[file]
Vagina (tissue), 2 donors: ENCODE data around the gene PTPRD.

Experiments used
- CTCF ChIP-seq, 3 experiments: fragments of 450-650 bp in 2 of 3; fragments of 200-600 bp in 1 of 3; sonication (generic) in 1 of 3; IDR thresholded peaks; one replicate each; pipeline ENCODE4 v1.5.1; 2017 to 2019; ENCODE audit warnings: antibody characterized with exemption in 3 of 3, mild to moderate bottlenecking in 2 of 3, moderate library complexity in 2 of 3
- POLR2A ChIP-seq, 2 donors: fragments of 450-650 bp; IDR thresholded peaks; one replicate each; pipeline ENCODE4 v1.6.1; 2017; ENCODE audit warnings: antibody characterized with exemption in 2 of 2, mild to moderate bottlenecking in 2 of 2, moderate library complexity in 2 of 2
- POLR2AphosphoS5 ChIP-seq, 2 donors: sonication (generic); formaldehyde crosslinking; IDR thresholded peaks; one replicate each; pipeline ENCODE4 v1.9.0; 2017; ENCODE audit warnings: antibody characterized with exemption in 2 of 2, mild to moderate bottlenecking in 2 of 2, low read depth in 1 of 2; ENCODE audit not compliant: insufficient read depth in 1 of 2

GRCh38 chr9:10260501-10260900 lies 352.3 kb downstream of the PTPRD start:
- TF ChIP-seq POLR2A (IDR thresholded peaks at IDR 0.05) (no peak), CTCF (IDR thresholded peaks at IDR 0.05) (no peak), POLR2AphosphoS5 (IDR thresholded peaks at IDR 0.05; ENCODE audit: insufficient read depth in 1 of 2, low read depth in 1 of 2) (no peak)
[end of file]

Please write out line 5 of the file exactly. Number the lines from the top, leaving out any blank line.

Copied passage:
- POLR2AphosphoS5 ChIP-seq, 2 donors: sonication (generic); formaldehyde crosslinking; IDR thresholded peaks; one replicate each; pipeline ENCODE4 v1.9.0; 2017; ENCODE audit warnings: antibody characterized with exemption in 2 of 2, mild to moderate bottlenecking in 2 of 2, low read depth in 1 of 2; ENCODE audit not compliant: insufficient read depth in 1 of 2